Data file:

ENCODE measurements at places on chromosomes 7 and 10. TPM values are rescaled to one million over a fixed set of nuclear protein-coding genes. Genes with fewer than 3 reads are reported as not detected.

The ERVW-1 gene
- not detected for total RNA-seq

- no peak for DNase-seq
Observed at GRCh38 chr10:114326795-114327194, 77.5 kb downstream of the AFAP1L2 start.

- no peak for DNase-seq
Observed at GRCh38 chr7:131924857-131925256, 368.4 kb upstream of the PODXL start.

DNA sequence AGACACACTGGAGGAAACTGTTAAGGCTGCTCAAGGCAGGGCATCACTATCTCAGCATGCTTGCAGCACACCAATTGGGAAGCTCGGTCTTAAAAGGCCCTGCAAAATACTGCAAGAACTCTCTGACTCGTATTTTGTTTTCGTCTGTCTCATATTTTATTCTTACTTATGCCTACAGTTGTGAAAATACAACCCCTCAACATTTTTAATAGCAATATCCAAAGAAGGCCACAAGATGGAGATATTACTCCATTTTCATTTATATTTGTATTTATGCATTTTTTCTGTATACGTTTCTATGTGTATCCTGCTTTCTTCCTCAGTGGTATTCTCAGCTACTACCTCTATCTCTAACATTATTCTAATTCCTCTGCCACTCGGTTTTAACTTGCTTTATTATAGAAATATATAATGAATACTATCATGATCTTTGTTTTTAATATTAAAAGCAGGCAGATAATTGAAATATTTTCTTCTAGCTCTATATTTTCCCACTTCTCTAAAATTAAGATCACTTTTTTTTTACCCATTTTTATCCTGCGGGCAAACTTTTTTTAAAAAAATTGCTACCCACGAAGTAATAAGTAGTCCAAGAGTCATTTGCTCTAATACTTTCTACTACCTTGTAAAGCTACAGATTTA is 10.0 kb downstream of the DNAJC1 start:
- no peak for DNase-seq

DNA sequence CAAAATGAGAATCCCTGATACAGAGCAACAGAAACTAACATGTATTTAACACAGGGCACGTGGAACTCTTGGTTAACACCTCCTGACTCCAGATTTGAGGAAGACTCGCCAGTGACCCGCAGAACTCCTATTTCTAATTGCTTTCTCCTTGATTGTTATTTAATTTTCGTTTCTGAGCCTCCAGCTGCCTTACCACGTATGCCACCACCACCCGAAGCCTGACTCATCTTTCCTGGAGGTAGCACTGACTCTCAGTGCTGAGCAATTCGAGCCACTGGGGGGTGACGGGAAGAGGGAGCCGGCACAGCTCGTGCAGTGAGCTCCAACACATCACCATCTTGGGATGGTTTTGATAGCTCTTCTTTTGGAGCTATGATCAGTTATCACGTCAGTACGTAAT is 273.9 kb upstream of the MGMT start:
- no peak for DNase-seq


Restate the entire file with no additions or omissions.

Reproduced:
ENCODE measurements at places on chromosomes 7 and 10. TPM values are rescaled to one million over a fixed set of nuclear protein-coding genes. Genes with fewer than 3 reads are reported as not detected.

The ERVW-1 gene
- not detected for total RNA-seq

- no peak for DNase-seq
Observed at GRCh38 chr10:114326795-114327194, 77.5 kb downstream of the AFAP1L2 start.

- no peak for DNase-seq
Observed at GRCh38 chr7:131924857-131925256, 368.4 kb upstream of the PODXL start.

DNA sequence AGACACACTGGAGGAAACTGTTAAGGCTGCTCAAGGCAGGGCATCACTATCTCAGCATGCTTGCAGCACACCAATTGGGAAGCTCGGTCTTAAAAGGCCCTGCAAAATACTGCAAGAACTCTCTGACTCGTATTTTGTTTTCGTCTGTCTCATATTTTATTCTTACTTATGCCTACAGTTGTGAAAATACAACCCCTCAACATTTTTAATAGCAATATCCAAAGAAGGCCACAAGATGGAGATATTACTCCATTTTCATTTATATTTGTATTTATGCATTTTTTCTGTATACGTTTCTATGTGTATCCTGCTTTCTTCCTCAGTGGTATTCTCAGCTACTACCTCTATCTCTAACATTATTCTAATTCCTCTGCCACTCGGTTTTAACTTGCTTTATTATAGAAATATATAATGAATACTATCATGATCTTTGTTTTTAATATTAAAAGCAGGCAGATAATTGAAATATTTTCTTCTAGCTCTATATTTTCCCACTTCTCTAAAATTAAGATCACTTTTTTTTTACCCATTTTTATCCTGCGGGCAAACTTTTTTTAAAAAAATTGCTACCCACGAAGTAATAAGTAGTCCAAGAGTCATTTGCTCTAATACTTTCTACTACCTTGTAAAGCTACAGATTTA is 10.0 kb downstream of the DNAJC1 start:
- no peak for DNase-seq

DNA sequence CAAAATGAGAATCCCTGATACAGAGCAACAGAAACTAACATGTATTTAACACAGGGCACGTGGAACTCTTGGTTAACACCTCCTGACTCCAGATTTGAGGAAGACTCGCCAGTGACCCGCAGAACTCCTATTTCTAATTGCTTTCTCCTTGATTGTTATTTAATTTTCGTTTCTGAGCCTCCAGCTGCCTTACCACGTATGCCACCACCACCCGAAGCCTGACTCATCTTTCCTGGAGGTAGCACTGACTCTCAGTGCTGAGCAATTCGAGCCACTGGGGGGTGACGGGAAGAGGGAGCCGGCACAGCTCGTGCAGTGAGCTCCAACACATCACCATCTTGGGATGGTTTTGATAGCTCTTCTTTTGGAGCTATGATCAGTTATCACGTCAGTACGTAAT is 273.9 kb upstream of the MGMT start:
- no peak for DNase-seq